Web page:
Haiku poet Fusei Tomiyasu (1885-1979) was described as “extraordinarily delicate to chilly” by Kenkichi Yamamoto, a literary critic.
Fusei’s haiku, “Every thing has briskly entered into ‘kan’ (the chilly season),” makes me really feel the crisp, tense air of this season.
One other Fusei poem, “I braced myself for the horrifying factor known as kan,” jogs my memory of how I metal myself earlier than getting away from bed each morning today.
The climate over the previous a number of days makes us keenly conscious that the chilly season has arrived. I don’t dare exit with out my knit cap.
Sporting a masks was such a nuisance till a while in the past, however I now even recognize its heat on my face.
The bottom temperature of the day is barely under zero in Tokyo. Individuals in colder areas could also be mocking my whining about that stage of chilly.
On Jan. 9, temperatures fell to file lows in lots of components of the Japanese archipelago. In Iwate Prefecture, the mercury dropped to 24.1 levels under zero in Miyako and to minus 19.9 levels in Oshu.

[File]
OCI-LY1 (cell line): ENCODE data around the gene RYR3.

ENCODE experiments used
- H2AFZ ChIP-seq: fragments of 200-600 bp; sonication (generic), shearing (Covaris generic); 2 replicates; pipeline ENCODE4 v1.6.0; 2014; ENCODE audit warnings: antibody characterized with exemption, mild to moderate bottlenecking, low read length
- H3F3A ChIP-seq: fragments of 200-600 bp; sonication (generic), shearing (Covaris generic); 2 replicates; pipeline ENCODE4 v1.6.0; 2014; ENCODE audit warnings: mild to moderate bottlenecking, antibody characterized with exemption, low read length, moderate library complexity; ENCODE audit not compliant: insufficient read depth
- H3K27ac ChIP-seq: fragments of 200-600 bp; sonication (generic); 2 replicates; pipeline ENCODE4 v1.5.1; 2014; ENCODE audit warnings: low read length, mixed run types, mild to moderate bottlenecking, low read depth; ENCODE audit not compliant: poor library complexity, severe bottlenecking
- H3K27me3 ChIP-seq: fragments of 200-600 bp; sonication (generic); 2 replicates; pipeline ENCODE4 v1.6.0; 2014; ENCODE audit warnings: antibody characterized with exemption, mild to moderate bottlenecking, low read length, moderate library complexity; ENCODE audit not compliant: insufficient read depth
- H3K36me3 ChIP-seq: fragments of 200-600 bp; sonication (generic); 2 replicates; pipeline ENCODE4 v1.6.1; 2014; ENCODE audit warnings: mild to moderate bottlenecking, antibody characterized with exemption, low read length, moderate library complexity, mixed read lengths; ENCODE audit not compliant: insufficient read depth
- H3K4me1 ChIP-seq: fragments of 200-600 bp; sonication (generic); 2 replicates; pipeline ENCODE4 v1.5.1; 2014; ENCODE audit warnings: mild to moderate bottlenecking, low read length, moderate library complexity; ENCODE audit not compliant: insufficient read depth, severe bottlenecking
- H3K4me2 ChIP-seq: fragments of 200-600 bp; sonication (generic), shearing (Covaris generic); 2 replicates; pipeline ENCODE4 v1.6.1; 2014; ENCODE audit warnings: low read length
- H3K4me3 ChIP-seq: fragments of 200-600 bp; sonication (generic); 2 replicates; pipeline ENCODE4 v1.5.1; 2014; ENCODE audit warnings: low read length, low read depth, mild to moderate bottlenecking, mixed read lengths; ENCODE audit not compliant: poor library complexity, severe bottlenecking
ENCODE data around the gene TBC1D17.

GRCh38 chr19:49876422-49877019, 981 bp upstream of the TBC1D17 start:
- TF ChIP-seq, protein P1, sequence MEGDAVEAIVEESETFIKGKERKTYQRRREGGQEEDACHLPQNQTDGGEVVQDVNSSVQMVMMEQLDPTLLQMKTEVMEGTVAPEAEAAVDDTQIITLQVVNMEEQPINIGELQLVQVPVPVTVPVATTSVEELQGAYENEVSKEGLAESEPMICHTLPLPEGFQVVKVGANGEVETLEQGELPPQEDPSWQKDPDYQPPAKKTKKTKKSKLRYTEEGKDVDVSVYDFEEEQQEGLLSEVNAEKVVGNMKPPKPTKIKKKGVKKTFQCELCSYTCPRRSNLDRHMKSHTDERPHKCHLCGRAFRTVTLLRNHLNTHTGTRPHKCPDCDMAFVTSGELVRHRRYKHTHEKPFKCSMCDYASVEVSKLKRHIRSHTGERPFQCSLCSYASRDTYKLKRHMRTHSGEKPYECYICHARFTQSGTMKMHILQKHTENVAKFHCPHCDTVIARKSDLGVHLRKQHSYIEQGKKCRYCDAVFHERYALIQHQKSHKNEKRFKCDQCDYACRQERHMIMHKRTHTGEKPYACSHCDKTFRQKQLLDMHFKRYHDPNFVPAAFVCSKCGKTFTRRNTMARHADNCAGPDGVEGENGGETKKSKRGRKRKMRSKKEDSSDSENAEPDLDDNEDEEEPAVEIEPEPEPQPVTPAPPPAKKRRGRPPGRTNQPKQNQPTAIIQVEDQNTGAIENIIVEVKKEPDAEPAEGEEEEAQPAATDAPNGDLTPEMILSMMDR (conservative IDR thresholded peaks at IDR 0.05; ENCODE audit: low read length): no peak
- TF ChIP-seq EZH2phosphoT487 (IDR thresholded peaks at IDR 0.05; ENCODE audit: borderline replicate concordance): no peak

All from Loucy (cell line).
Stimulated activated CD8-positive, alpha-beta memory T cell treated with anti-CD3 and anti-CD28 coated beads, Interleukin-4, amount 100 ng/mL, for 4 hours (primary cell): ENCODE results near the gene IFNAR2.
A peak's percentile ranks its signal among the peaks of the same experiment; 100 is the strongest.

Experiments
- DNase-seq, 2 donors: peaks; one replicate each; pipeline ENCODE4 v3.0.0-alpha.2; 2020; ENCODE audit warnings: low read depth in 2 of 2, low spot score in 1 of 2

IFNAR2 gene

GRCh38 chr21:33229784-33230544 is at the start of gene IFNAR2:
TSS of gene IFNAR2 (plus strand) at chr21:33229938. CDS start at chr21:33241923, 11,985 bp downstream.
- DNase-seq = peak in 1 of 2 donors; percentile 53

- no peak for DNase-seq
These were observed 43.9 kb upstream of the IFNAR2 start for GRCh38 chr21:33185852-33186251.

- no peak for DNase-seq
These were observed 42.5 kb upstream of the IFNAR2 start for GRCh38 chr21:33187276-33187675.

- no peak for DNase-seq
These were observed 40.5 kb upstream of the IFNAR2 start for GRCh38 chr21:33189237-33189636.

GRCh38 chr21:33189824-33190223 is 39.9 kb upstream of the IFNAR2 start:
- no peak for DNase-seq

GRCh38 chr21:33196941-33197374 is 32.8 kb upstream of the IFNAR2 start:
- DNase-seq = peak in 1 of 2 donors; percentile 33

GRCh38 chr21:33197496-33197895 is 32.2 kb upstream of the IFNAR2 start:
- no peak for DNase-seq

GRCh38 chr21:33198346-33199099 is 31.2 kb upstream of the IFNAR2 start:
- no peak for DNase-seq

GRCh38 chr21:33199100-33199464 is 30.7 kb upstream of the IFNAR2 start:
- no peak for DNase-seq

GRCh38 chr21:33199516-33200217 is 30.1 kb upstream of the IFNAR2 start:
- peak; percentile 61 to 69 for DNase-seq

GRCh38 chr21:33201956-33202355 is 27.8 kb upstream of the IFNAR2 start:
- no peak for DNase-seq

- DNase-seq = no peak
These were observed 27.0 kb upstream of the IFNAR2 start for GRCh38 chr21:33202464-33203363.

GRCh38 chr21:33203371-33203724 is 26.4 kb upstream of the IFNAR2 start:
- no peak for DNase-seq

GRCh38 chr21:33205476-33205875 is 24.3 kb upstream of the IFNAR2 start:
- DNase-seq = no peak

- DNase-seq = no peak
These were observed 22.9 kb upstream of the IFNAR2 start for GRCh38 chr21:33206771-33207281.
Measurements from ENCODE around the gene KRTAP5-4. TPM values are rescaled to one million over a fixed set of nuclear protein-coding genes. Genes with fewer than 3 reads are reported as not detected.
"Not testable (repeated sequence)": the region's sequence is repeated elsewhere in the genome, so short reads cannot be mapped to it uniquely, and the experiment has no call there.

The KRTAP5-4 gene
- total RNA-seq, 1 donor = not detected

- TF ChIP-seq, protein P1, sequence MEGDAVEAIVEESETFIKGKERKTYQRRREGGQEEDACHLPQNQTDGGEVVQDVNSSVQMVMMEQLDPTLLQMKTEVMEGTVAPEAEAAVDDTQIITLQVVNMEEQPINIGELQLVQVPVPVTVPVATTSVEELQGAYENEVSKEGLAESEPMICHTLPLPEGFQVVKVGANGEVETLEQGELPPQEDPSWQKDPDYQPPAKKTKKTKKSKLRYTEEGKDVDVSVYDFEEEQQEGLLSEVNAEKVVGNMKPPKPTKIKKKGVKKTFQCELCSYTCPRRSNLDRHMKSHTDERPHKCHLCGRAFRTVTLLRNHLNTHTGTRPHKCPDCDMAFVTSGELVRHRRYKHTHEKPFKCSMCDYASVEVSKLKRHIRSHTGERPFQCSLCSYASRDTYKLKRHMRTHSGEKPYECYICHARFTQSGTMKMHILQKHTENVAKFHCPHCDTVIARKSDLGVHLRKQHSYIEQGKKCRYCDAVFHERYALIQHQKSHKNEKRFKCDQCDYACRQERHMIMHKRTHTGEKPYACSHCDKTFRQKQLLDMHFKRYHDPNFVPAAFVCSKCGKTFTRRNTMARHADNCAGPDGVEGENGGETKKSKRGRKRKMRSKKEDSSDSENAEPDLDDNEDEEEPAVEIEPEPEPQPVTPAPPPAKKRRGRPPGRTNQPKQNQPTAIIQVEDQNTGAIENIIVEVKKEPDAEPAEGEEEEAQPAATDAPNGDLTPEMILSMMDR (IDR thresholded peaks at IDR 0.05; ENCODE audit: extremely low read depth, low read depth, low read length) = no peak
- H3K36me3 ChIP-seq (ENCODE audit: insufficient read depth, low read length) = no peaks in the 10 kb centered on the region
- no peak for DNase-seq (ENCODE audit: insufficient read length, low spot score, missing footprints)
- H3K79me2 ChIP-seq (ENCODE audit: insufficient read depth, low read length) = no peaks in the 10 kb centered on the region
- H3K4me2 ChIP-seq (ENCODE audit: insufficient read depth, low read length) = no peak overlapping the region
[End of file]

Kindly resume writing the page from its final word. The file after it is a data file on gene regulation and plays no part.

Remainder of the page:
“Snow has utterly frozen to turn into more durable than marble … .”
The freezing chilly jogs my memory of this passage from “Yukiwatari” (Snow crossing), a kids’s story written by novelist Kenji Miyazawa (1896-1933), who was born and raised within the prefecture.
Within the story, two kids stroll to a faraway place on frozen snow.
Singing, “Katayuki (hardened snow) kanko, Shimiyuki (frozen snow) shinko,” they attain a forest and meet a bit fox. The three make associates, and the fox invitations the youngsters to return again when snow freezes.
Snow modifications its face relying on circumstances. It’s a playmate for kids at one time and an impediment in life at one other.
I’m nervous in regards to the automobiles which have turn into stranded in heavy snow once more.
One other of Fusei’s poems goes: “I confront ‘daikan’ (the coldest season) as if it had been my enemy.”
If we’re as ready because the poet, that ought to assist scale back the chilly. The frigid climate can be an indication that spring isn’t far-off.
–The Asahi Shimbun, Jan. 10
* * *
Vox Populi, Vox Dei is a well-liked each day column that takes up a variety of subjects, together with tradition, arts and social tendencies and developments. Written by veteran Asahi Shimbun writers, the column supplies helpful views on and insights into modern Japan and its tradition.